The Effects of Snoring on Relationships and How to Deal With It

The Effects of Snoring on Relationships and How to Deal With It

When you're young and in love and hoping to start a family, a little issue like snoring might not be at the top of your list of things to talk about before the big day. However, according to the National Sleep Foundation, approximately 25% of couples sleep separately as a result of sleep problems. That doesn't sound like a very romantic idea to those of us looking for long-term love and closeness.

It's no surprise that the psychology of marital relationships piques curiosity, given that 40-50 percent of marriages in America terminate in divorce. There are 11 primary reasons for divorce, according to one study, with additional data from the INSIDER data team, with the first being a lack of commitment, the second being adultery, and the third being excessive disagreement and bickering.

One issue that can lead to a lot of friction and argument is snoring, which is often disregarded. Snoring by you or your partner may be putting more strain on your relationship than you think. Here's how to do it.

Snoring's Effects

Snoring affects not only the snorer, but also those who sleep close by, potentially reducing sleep quantity and quality and leading to a slew of cognitive issues. Nobody likes to be held responsible for their partner's poor work performance or a forgotten chore!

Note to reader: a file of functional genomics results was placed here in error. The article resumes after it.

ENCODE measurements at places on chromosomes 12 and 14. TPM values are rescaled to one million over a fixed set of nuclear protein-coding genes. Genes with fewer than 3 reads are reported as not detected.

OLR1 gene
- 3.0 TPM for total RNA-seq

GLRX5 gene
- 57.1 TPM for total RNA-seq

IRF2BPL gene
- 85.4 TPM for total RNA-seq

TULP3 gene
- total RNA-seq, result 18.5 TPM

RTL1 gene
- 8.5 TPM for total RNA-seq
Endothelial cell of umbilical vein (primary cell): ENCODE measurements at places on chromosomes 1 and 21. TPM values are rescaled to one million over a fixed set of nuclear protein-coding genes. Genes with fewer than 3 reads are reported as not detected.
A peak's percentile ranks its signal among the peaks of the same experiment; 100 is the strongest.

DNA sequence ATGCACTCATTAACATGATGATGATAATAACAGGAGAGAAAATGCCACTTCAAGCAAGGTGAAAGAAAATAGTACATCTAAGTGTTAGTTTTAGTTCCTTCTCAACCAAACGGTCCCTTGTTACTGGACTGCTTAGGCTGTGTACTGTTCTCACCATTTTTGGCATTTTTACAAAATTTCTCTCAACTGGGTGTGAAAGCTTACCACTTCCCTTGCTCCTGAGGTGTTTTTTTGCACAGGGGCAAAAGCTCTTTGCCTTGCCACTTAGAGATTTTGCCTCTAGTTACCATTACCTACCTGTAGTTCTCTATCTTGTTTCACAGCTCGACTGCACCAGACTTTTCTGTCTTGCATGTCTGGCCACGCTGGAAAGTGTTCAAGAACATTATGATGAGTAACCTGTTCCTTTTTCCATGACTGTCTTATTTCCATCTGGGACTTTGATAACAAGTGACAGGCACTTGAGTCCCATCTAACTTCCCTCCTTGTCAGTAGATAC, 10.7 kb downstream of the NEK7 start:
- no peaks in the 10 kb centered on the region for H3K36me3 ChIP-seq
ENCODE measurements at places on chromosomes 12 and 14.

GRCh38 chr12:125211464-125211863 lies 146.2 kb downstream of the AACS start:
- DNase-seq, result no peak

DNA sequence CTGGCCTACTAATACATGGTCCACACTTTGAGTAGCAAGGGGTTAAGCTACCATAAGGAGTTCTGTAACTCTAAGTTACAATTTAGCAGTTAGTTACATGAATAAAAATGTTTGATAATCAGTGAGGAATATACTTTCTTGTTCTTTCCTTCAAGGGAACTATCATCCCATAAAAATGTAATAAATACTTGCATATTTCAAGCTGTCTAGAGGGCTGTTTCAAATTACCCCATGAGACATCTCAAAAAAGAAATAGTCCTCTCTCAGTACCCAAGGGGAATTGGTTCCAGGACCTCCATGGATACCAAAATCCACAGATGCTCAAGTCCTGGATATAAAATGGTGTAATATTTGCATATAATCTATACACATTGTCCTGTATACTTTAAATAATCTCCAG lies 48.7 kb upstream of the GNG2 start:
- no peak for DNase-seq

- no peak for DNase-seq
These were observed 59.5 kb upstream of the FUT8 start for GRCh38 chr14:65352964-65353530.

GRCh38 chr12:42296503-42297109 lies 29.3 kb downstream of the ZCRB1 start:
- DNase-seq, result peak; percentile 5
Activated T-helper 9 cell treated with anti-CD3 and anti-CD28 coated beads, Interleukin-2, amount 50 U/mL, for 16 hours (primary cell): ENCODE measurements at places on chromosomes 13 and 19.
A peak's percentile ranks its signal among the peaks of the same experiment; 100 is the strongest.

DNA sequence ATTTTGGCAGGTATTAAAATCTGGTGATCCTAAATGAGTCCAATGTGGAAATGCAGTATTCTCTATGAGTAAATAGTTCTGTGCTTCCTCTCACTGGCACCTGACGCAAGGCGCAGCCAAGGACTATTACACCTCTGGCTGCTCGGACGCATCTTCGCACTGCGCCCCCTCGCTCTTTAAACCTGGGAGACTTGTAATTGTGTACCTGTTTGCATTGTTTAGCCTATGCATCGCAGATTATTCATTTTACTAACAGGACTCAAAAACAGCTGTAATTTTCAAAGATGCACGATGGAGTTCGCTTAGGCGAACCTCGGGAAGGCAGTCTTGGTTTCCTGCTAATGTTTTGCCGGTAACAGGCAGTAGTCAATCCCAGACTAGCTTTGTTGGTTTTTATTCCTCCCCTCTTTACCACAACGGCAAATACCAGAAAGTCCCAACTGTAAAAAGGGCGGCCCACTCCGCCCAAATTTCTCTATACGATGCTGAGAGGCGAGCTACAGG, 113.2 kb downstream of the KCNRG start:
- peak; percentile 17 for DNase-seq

Furthermore, due to bad habits that develop as a result of insufficient sleep, the chance of disagreements increases. Couples may be less appreciative of one other as a result of sleep loss since they are less conscious of their partner's needs and emotions. Small issues can quickly escalate into major confrontations, with neither party having the patience to listen to the other, simply because their brains aren't getting the rest they require each day.

Sleep deprivation can affect sex as well. Poor sleep was linked to erectile dysfunction in men and arousal issues and orgasmic trouble in women in a study of persons in their early to mid sixties.

Any one of these circumstances can lead a couple to drift apart, and when they all come together, they create an enormous burden that is difficult to bear. When people don't get enough sleep, they're not at their best, and snoring doesn't assist the snorer or their spouse get the rest they need.

 Consider an Immediate Solution

Sleeping in separate rooms could be one approach. There are advantages to this, especially if spouses have drastically differing sleep cycles or sleep preferences. This strategy may be especially beneficial for those who do not snore.

While sleeping in separate rooms may be beneficial to the snorer's companion, it does not address the fundamental problem for the snorer. It may also have a detrimental impact on a couple's emotional and physical bond, so each pair should decide what is best for them.

 Long-term, permanent solutions

Many people are unaware that snoring is the most common symptom of a sleep problem known as sleep apnea. Obstructive sleep apnea (OSA) is a serious and widespread disorder in which a person's breathing is interrupted numerous times during the night. OSA can cause heart disease, diabetes, high blood pressure, and a variety of other health problems.

Those who suffer from sleep apnea should seek medical help. Sufferers can get ahead of the curve and address sleep apnea head-on by speaking with a general practitioner or sleep physician before it worsens and irreparably destroys intimate relationships.

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